software distribution out-of-band, where in-band is defined as a
typical desktop user's daily routine: sending and receiving email,
reviewing and editing documents, and browsing the Web.  There's never
been an assumption that you would install binary software as yourself.
You're certainly _allowed_ to install and run any software you want
under ~, though, which is why the I don't find the "never run untrusted
binaries as root" argument convincing (it's good advice, but it doesn't
explain why viruses don't work well on Linux).

But the general assumption of out-of-band installation creates an
environment which is inimical to viruses:

-- There's no such thing as a self-installing executable (I would love
   to see a distribution which packages everything in shar files, just
   to see the horrified reaction :-).  Self-installing executables are
   a convenience which provide tighter integration into the familiar
   desktop routine.

-- There is no way to install software straight from a link on the
   Web.  Again, the ability to do so is a convenience for "in-band"
   installation.

-- For many reasons, people don't email programs to one another.  If
   I want to tell someone about a program, I'll probably just mention
   its name, assuming my correspondent can find the distribution
   package.  Maybe I'll include a download URL for the source tarball.

-- No file distribution tools (mailers, Web browsers) save downloaded
   or distributed files in executable form (+x).

-- You don't even have any writeable directories in your $PATH unless
   you explicitly put them there.

In short, it would be perfectly possible given Linux's security model to
write a package manager designed to install per-user software packages in
home directories, and to create mailers, file managers, and Web browsers
which would install these packages (including running scripts) for you
with a single click.  For extra points, obscure the filename in the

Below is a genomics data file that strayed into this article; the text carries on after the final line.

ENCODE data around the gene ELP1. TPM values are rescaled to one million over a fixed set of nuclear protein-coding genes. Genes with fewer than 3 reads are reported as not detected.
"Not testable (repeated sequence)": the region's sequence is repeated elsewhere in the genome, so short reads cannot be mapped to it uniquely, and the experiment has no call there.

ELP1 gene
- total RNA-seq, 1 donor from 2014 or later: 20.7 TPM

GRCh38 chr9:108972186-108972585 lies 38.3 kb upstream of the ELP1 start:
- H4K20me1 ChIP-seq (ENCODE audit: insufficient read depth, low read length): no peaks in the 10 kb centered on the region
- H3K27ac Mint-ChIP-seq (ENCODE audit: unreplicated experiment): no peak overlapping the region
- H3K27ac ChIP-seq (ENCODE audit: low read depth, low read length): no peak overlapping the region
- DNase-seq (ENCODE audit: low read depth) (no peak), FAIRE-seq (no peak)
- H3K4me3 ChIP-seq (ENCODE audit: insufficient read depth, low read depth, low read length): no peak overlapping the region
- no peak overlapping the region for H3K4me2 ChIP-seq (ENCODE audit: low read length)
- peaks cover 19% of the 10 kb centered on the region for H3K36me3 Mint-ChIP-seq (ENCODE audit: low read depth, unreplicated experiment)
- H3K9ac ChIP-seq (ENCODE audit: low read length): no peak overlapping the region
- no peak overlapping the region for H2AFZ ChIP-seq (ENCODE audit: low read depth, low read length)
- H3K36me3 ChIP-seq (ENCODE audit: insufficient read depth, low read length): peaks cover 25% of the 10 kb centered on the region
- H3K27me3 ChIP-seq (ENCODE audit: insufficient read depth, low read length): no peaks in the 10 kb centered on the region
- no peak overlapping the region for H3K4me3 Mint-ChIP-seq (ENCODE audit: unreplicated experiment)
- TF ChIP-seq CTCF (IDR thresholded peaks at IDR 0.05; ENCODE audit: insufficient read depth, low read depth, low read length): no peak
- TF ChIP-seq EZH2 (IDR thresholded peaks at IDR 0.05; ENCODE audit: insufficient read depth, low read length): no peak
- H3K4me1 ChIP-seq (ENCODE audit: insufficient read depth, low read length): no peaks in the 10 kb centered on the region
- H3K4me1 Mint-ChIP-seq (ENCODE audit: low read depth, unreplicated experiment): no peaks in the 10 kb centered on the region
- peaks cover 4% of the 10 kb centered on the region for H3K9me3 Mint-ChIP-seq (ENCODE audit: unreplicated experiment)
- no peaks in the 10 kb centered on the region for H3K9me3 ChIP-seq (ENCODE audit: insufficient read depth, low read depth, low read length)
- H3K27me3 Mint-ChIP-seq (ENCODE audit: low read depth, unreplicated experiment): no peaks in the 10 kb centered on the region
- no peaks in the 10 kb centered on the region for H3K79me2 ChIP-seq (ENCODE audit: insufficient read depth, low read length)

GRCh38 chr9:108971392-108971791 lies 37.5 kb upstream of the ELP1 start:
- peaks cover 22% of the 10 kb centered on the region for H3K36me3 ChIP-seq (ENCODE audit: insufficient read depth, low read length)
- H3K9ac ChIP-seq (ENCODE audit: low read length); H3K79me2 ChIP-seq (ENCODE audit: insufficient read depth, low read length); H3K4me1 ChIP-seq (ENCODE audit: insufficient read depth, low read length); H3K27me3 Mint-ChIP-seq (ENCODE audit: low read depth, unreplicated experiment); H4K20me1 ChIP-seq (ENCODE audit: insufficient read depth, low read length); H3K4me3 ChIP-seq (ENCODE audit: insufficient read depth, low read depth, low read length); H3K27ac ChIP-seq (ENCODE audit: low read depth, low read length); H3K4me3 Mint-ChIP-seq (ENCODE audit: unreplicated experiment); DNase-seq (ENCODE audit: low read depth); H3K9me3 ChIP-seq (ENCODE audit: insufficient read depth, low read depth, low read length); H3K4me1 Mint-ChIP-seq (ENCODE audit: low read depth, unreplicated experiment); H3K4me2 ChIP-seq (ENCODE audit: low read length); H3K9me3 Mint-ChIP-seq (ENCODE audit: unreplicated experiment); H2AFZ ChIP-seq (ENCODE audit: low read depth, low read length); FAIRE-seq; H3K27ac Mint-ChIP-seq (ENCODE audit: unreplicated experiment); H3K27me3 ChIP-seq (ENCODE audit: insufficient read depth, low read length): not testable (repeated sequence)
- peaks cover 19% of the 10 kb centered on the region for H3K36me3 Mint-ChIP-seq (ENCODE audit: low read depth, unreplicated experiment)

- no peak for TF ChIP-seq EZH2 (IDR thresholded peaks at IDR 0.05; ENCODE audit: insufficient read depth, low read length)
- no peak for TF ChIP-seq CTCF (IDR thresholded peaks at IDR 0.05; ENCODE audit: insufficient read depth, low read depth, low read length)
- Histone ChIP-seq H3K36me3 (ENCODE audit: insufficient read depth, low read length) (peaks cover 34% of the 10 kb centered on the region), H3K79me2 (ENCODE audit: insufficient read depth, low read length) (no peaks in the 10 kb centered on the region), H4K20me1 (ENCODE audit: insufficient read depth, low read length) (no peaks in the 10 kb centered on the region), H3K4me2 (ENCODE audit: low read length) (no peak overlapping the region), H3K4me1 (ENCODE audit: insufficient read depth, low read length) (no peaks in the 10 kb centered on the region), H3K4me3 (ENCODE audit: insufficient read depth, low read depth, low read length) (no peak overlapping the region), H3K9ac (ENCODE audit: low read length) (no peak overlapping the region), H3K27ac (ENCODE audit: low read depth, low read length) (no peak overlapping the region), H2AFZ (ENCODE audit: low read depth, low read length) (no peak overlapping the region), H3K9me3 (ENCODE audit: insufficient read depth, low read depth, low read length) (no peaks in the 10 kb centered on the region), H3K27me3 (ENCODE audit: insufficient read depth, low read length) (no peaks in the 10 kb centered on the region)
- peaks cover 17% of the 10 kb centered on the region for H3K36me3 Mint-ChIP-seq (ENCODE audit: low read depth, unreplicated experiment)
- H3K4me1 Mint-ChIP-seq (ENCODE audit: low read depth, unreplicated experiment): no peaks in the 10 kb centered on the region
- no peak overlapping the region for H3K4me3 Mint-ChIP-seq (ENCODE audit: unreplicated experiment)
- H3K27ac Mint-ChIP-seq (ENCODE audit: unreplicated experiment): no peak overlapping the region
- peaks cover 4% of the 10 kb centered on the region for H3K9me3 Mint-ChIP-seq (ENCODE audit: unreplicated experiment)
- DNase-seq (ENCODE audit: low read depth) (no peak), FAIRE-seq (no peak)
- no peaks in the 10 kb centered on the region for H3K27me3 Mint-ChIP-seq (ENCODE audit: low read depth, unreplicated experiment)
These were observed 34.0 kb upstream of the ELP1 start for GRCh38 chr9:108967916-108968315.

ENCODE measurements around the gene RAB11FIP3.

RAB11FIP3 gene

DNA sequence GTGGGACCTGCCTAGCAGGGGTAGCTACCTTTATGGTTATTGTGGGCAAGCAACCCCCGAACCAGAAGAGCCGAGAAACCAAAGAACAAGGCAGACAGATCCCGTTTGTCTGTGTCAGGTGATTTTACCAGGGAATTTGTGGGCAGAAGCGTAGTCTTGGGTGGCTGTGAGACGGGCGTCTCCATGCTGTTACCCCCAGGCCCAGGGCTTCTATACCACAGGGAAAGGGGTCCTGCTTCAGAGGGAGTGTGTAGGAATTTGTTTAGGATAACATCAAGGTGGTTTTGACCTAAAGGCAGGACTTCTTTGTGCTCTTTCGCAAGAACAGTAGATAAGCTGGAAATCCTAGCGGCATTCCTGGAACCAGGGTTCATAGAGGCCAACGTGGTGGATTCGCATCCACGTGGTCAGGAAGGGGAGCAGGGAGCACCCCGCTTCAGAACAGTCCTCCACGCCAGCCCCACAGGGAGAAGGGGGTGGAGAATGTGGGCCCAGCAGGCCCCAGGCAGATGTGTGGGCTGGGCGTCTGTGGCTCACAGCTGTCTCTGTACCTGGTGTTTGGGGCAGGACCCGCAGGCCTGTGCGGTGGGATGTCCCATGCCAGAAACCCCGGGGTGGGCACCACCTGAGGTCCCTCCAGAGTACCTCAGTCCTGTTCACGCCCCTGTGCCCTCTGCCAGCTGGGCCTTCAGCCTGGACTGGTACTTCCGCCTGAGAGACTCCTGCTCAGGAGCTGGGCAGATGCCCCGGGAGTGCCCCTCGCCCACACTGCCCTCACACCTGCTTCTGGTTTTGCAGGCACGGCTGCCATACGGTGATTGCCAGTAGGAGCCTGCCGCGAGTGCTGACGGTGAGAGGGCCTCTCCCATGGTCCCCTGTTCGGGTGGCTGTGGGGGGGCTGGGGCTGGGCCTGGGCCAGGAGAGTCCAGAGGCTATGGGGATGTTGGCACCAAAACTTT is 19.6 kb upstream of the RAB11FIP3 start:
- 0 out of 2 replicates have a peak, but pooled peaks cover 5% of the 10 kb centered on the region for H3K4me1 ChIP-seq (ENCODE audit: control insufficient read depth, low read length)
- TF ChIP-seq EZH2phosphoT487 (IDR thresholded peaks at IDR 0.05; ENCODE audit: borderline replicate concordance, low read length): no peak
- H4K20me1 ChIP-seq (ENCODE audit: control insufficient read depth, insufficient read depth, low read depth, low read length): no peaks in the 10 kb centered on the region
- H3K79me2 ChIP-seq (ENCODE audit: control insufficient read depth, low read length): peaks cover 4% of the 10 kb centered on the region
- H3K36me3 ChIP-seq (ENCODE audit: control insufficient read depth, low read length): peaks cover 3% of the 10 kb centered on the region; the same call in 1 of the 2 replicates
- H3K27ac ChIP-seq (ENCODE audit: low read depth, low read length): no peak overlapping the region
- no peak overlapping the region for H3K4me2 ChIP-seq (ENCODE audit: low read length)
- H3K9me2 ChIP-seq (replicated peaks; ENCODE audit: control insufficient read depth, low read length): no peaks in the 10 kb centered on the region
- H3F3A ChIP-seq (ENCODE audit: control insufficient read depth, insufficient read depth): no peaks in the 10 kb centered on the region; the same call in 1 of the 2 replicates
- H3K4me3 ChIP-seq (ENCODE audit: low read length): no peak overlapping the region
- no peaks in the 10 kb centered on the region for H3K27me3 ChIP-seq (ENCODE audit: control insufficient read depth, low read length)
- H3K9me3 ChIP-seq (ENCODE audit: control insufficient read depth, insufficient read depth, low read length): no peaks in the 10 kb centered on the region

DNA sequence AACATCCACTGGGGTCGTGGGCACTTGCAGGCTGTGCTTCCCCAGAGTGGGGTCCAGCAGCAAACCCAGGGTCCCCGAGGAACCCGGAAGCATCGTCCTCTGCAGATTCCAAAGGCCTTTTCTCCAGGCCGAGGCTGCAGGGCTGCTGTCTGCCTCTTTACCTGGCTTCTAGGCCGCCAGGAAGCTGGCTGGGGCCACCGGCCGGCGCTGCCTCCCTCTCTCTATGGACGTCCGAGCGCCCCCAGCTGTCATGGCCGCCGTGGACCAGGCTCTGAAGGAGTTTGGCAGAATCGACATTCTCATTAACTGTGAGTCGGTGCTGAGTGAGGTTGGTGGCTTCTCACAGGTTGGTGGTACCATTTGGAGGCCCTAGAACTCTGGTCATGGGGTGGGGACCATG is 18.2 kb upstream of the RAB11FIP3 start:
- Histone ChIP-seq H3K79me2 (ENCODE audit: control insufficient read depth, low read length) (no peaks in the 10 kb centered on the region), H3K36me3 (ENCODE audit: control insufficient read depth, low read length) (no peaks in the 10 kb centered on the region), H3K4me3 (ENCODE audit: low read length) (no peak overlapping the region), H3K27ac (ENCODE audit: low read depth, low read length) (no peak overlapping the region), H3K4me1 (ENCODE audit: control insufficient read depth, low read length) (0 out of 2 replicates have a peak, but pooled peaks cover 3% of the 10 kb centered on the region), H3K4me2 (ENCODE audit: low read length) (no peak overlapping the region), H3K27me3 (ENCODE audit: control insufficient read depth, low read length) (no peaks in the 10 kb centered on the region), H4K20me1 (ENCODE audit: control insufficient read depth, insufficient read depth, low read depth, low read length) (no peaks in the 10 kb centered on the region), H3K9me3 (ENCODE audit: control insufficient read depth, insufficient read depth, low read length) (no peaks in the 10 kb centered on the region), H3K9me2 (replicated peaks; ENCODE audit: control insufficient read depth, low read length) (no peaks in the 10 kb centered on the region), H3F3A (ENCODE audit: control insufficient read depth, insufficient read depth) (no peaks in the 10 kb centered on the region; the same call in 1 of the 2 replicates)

UI and allow the package to choose its own icon.  If that were done,
Linux would become as insecure against certain threats as Windows.

Another way of characterizing this form of virus security is that it
comes not from the user/root distinction, but from a careful distinction
between code and data even within a single privilege domain.  Windows has
near-zero separation between code and data: office documents can contain
both interchangably, and when you click on a URL or local file icon you
can't even tell in advance whether the system will interpret the referent
of your click as code or as data.

As Linux becomes more accessible to new users and acquires more GUI
tools, the permeability of these code/data barriers will increase.
IMHO this is what we should all be watching for on the security front.
I'm not advocating that we maintain artificial "busy work" barriers like
compilation from source or ability to handle a bash shell, but we should
keep a close eye on people designing GUIs which straddle the code/data
barrier, to ensure that they make intelligent choices with these security
issues in mind rather than pick up all their cues from insecure systems
like Windows.

miket

P.S. Any of you know xauth well enough to describe a secure setup for
running your web browser under a different user ID for security reasons?
I can do 'ssh -X miket2@localhost' but I'd like a direct X connection
instead of a slower ssh-encapsulated one.